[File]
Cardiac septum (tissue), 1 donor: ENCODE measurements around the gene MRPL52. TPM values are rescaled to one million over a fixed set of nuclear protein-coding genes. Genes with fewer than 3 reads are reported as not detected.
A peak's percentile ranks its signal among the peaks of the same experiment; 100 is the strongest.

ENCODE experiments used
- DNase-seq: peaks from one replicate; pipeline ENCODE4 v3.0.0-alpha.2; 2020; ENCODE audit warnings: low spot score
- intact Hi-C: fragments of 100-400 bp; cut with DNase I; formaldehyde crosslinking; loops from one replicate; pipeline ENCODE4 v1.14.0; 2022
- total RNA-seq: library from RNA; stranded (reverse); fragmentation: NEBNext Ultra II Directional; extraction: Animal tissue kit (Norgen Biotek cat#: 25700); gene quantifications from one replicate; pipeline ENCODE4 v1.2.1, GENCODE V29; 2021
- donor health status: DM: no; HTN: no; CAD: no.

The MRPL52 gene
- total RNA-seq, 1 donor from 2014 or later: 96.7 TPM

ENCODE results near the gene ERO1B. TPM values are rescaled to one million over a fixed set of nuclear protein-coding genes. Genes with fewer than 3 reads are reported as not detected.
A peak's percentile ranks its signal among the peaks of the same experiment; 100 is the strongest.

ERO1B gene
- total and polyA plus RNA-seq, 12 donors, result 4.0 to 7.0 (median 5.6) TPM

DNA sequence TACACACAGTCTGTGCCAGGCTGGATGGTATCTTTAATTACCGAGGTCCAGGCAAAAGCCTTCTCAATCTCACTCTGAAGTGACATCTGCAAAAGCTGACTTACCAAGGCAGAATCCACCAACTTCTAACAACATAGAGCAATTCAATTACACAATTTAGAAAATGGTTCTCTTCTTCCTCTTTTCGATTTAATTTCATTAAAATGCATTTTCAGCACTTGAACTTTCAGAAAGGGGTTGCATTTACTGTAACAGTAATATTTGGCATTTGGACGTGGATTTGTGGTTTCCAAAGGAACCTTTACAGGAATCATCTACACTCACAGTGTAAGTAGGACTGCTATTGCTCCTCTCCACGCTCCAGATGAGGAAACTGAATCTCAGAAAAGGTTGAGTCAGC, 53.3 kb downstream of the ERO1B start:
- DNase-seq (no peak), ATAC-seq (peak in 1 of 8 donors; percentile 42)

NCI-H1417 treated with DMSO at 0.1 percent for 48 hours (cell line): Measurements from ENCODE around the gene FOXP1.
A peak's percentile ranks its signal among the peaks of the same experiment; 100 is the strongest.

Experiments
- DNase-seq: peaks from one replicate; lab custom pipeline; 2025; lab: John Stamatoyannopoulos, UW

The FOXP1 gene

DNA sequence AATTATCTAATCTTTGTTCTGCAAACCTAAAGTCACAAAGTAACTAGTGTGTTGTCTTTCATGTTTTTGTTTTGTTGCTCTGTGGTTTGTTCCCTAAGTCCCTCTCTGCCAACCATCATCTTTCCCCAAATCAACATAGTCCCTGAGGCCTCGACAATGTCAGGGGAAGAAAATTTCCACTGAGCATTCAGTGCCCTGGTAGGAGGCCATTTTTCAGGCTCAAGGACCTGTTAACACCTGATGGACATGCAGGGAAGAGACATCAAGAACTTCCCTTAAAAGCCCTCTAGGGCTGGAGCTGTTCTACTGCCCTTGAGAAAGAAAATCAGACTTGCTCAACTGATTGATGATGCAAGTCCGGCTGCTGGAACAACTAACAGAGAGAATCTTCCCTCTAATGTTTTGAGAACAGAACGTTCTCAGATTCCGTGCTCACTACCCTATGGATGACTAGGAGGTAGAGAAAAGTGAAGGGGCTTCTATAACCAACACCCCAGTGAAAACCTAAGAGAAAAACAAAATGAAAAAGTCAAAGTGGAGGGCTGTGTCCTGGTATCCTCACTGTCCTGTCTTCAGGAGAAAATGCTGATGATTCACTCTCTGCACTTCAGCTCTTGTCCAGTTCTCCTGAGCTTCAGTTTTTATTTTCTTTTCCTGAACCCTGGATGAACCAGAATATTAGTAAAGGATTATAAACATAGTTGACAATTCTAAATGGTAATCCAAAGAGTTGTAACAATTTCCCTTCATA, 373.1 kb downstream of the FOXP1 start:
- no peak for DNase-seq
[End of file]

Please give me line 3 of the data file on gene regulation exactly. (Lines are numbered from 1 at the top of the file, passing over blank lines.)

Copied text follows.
ENCODE experiments used